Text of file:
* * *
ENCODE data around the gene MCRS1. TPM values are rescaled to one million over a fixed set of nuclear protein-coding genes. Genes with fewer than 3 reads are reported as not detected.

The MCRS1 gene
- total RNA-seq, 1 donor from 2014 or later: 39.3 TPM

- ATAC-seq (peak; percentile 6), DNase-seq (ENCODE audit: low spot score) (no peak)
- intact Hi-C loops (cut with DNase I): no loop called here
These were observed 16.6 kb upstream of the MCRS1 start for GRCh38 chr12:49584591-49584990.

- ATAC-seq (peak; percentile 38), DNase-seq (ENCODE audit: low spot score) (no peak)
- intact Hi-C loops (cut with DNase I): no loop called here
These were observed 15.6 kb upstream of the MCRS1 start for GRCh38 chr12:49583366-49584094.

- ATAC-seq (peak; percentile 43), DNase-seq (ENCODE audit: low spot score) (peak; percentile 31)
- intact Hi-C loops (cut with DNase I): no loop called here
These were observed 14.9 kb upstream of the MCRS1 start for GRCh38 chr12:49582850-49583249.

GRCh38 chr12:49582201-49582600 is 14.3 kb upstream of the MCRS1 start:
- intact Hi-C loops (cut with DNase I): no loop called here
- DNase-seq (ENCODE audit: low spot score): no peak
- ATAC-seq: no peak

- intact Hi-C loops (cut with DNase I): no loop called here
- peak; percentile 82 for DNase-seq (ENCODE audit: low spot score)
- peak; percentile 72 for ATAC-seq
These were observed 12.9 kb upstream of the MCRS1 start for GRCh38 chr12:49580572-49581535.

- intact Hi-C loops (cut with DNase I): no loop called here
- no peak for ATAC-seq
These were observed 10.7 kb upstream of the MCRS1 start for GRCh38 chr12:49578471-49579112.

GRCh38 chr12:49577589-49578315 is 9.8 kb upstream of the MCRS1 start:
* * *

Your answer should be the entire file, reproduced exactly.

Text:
ENCODE data around the gene MCRS1. TPM values are rescaled to one million over a fixed set of nuclear protein-coding genes. Genes with fewer than 3 reads are reported as not detected.

The MCRS1 gene
- total RNA-seq, 1 donor from 2014 or later: 39.3 TPM

- ATAC-seq (peak; percentile 6), DNase-seq (ENCODE audit: low spot score) (no peak)
- intact Hi-C loops (cut with DNase I): no loop called here
These were observed 16.6 kb upstream of the MCRS1 start for GRCh38 chr12:49584591-49584990.

- ATAC-seq (peak; percentile 38), DNase-seq (ENCODE audit: low spot score) (no peak)
- intact Hi-C loops (cut with DNase I): no loop called here
These were observed 15.6 kb upstream of the MCRS1 start for GRCh38 chr12:49583366-49584094.

- ATAC-seq (peak; percentile 43), DNase-seq (ENCODE audit: low spot score) (peak; percentile 31)
- intact Hi-C loops (cut with DNase I): no loop called here
These were observed 14.9 kb upstream of the MCRS1 start for GRCh38 chr12:49582850-49583249.

GRCh38 chr12:49582201-49582600 is 14.3 kb upstream of the MCRS1 start:
- intact Hi-C loops (cut with DNase I): no loop called here
- DNase-seq (ENCODE audit: low spot score): no peak
- ATAC-seq: no peak

- intact Hi-C loops (cut with DNase I): no loop called here
- peak; percentile 82 for DNase-seq (ENCODE audit: low spot score)
- peak; percentile 72 for ATAC-seq
These were observed 12.9 kb upstream of the MCRS1 start for GRCh38 chr12:49580572-49581535.

- intact Hi-C loops (cut with DNase I): no loop called here
- no peak for ATAC-seq
These were observed 10.7 kb upstream of the MCRS1 start for GRCh38 chr12:49578471-49579112.

GRCh38 chr12:49577589-49578315 is 9.8 kb upstream of the MCRS1 start: